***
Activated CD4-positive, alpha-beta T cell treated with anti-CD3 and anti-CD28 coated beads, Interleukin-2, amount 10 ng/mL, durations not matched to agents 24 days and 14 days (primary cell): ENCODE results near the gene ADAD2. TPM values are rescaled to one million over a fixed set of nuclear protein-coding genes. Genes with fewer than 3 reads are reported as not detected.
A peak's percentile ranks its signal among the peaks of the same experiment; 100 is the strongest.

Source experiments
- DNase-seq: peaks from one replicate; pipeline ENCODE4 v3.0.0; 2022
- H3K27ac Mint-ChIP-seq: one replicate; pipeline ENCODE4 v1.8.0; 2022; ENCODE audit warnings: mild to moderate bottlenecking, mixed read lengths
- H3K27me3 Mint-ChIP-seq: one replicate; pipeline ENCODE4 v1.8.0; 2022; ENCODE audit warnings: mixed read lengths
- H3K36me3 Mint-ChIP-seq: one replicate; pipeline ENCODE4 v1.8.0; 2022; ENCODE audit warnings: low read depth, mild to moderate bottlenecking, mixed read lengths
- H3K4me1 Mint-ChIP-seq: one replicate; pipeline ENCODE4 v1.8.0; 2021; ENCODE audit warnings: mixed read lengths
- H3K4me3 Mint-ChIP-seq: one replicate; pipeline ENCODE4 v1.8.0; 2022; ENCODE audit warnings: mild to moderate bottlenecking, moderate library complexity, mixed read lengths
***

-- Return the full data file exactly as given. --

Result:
Activated CD4-positive, alpha-beta T cell treated with anti-CD3 and anti-CD28 coated beads, Interleukin-2, amount 10 ng/mL, durations not matched to agents 24 days and 14 days (primary cell): ENCODE results near the gene ADAD2. TPM values are rescaled to one million over a fixed set of nuclear protein-coding genes. Genes with fewer than 3 reads are reported as not detected.
A peak's percentile ranks its signal among the peaks of the same experiment; 100 is the strongest.

Source experiments
- DNase-seq: peaks from one replicate; pipeline ENCODE4 v3.0.0; 2022
- H3K27ac Mint-ChIP-seq: one replicate; pipeline ENCODE4 v1.8.0; 2022; ENCODE audit warnings: mild to moderate bottlenecking, mixed read lengths
- H3K27me3 Mint-ChIP-seq: one replicate; pipeline ENCODE4 v1.8.0; 2022; ENCODE audit warnings: mixed read lengths
- H3K36me3 Mint-ChIP-seq: one replicate; pipeline ENCODE4 v1.8.0; 2022; ENCODE audit warnings: low read depth, mild to moderate bottlenecking, mixed read lengths
- H3K4me1 Mint-ChIP-seq: one replicate; pipeline ENCODE4 v1.8.0; 2021; ENCODE audit warnings: mixed read lengths
- H3K4me3 Mint-ChIP-seq: one replicate; pipeline ENCODE4 v1.8.0; 2022; ENCODE audit warnings: mild to moderate bottlenecking, moderate library complexity, mixed read lengths